Watch out. Tax and spenders are using every excuse to try to increase your Arkansas tax burden through an internet sales tax. The latest excuse is the budget revision announced by Governor Asa Hutchinson. He announced a $70 million reduction in the state’s $5.33 billion general revenue budget. Less revenue has come in than he was hoping for in his budget. Not to worry – the Governor says the budget reduction won’t affect state services. It will only impact some items in the lower priority spending categories.
It must be embarrassing to have to make cuts just a few weeks after you got your annual budget passed, and the new budget doesn’t even kick in until July.
Bad budgeting? Over spending? Not according to a state Representative who blames the shortfall on the failure to increase your tax burden even more through an internet sales tax.
If you think this sounds like the reasoning of some wild-eyed liberal like Elizabeth Warren or Nancy Pelosi, you would be wrong.
The argument is being made by an Arkansas Republican, State Representative Charlie Collins of Fayetteville. Here is what he said on Twitter: “Sales diverting to internet & avoiding use tax major portion of shortfall IMHO. Now b&C priorities not get funding is my estimate of impact.”
In other words, the new state budget was perfect and could have been fully funded if we dumb citizens had just been willing to go along with paying more through an internet sales tax.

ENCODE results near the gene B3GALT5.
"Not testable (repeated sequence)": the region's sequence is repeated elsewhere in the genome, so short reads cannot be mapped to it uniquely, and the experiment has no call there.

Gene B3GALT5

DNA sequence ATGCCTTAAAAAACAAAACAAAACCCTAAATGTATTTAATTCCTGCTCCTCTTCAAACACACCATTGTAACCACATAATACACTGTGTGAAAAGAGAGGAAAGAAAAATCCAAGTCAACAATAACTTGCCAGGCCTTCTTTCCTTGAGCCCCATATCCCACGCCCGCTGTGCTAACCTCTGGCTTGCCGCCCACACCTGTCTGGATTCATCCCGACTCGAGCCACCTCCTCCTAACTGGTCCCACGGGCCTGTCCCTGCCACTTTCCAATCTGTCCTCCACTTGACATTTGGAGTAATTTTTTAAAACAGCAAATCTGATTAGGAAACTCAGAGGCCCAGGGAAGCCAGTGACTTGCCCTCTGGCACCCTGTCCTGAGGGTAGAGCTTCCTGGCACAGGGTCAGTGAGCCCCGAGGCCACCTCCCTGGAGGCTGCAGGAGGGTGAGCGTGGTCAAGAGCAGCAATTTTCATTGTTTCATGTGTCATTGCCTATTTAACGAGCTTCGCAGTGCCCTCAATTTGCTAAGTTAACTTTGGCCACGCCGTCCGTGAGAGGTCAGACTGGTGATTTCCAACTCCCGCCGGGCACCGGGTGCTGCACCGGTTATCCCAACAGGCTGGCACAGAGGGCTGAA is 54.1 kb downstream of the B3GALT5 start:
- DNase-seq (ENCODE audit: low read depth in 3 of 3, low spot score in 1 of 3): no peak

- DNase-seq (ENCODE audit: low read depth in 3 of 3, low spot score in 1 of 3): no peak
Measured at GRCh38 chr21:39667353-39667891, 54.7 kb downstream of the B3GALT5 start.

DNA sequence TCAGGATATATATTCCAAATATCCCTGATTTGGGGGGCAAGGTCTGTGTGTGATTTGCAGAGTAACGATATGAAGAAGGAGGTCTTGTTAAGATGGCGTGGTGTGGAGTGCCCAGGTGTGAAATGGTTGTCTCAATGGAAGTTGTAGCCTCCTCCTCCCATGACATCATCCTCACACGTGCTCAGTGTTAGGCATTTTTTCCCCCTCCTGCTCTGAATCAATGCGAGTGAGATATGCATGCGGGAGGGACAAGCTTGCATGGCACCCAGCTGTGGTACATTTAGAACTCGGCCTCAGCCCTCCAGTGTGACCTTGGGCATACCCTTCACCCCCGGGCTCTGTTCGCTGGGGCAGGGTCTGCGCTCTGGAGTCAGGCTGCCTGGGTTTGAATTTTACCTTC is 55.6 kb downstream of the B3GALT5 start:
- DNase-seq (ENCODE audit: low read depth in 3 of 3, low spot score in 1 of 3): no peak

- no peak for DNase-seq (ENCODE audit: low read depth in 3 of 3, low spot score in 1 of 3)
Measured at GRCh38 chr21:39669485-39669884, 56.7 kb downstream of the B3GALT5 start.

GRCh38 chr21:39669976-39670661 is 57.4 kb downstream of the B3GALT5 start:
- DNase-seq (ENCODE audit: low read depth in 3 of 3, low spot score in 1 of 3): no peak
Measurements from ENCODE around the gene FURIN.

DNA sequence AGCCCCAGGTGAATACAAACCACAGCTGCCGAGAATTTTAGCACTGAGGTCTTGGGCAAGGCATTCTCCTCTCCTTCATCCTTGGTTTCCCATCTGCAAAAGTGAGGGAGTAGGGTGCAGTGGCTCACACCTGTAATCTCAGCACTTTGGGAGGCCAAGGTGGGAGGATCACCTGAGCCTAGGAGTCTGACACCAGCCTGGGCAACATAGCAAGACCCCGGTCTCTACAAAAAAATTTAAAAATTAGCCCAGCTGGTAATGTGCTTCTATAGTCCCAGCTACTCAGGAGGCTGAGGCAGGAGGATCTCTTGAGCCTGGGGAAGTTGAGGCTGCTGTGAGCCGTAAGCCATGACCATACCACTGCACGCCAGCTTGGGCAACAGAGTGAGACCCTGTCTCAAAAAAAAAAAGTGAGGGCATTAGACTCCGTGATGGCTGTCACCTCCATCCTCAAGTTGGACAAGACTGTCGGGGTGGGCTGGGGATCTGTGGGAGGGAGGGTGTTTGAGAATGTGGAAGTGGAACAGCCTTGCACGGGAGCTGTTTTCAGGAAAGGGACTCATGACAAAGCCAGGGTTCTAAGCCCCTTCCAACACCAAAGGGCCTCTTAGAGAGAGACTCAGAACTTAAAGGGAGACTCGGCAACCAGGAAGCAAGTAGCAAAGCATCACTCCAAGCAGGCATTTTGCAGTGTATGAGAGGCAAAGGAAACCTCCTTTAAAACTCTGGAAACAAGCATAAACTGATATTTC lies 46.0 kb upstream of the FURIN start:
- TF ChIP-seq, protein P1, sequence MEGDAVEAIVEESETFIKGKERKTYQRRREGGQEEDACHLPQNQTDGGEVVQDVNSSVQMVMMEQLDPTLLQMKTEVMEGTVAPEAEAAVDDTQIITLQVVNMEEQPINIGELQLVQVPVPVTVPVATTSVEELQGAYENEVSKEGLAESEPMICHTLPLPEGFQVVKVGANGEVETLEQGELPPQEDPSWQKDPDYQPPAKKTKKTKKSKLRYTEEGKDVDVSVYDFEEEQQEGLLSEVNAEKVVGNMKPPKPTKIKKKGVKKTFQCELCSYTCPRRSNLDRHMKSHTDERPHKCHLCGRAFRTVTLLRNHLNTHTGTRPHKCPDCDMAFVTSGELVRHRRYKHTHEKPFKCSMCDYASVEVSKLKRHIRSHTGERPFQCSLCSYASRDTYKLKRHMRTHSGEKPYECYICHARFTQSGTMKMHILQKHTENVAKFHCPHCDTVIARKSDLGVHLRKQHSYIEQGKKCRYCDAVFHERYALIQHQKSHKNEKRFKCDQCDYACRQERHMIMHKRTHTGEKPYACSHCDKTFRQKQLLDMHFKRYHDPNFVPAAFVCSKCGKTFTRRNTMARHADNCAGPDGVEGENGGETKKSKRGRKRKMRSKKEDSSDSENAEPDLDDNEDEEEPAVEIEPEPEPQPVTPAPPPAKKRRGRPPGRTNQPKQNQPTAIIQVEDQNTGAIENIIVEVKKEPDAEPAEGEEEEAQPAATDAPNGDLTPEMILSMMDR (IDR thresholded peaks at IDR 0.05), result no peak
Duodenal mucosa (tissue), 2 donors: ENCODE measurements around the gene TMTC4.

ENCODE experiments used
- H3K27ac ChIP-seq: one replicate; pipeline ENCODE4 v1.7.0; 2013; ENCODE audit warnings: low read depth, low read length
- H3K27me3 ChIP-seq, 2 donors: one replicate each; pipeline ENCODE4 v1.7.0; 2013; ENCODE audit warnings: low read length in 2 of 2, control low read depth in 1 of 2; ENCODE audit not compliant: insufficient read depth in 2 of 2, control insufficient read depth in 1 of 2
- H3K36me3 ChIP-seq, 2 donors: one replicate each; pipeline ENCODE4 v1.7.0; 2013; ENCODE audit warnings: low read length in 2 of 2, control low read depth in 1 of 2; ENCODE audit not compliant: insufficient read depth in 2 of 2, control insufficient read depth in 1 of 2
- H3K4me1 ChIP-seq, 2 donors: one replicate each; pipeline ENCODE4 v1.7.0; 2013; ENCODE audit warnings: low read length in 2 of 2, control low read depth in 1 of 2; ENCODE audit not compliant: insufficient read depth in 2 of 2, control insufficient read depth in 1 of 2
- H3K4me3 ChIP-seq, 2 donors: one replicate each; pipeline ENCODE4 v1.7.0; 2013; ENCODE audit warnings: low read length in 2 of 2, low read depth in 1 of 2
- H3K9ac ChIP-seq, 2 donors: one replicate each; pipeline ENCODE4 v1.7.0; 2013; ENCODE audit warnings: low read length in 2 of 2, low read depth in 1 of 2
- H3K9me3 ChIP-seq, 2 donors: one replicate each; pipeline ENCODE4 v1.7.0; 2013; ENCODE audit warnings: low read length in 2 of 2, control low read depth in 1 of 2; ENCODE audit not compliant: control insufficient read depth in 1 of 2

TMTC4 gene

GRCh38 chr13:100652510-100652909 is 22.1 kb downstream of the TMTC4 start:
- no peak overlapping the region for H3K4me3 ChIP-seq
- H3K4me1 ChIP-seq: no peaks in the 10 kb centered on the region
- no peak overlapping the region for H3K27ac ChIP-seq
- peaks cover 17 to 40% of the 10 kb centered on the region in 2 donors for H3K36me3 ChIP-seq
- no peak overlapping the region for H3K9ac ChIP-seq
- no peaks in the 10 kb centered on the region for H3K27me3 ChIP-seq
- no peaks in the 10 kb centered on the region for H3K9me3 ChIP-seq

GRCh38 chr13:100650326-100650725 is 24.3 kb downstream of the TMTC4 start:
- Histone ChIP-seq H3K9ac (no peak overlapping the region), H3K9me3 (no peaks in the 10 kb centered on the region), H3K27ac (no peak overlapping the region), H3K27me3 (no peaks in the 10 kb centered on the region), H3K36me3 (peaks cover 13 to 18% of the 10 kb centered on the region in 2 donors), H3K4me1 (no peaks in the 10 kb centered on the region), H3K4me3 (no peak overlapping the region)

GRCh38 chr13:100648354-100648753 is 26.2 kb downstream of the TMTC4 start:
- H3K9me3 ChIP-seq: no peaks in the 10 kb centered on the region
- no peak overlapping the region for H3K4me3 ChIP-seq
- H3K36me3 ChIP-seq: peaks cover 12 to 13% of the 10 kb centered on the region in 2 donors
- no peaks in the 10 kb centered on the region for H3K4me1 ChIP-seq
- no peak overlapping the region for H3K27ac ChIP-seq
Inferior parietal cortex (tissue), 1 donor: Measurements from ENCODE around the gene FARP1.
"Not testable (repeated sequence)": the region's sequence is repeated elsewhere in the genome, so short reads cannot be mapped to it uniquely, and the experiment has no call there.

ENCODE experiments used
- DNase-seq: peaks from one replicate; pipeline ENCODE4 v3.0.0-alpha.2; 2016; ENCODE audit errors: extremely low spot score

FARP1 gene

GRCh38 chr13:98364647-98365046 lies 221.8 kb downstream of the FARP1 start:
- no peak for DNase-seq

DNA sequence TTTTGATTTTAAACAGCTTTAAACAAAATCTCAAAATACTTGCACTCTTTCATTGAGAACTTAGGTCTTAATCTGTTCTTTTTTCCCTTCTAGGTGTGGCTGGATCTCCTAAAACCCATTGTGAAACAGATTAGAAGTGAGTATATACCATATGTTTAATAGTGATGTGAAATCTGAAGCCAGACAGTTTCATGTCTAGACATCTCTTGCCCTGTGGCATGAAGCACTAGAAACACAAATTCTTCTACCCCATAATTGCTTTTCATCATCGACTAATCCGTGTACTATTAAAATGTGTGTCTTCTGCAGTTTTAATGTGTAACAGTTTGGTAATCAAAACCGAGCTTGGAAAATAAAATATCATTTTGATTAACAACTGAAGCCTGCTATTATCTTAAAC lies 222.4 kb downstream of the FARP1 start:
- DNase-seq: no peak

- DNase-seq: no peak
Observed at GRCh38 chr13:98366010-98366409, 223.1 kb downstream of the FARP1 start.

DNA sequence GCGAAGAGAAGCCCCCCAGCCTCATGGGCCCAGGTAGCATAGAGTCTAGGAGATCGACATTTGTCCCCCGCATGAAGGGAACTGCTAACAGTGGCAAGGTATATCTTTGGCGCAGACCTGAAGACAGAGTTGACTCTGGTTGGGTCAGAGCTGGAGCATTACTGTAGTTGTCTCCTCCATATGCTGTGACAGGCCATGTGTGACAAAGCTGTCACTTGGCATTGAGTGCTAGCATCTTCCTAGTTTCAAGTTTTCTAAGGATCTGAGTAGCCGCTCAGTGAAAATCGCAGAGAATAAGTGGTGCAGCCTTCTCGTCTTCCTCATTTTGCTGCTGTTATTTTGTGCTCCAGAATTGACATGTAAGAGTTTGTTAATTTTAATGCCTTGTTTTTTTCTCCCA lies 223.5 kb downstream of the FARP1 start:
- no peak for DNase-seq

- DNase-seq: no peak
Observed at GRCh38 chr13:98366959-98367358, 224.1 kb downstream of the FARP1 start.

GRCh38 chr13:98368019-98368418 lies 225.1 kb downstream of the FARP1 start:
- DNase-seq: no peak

This tax and spend attitude may work for Democrats, but a Republican?
The fact is – you can’t blame the budget shortfall on failure to impose a sales tax on out-of-state purchases.
FIRST, even if the internet tax had passed, Arkansas wouldn’t see any extra tax money for a long time, if ever. The internet sales tax bill (SB140) by its own terms anticipated that no tax would be collected until court challenges were considered. There is no telling how long it would take for the issue to go through the court system and be considered by the U.S. Supreme Court. Once the issue made it to the Supreme Court it is likely the law would be found unconstitutional. For many decades, the U.S. Supreme court has said you can’t require an out-of-state seller to collect sales tax if the seller does not have stores or facilities in the state.
SECOND, you can’t blame this budget reduction on out-of-state sales when Arkansas has been budgeting for decades knowing the current use tax is basically uncollectible from individuals who shop out-o0 state stores by a catalog or by online purchase. Arkansas knows this and so does every other state!
Representative Charlie Collins’ argument falls flat.
Having to reduce the budget even before the legislature officially adjourned the Regular Session…. that’s just bad budgeting and over spending. The fact that the cuts won’t impact services show how much some politicians love to tax and spend.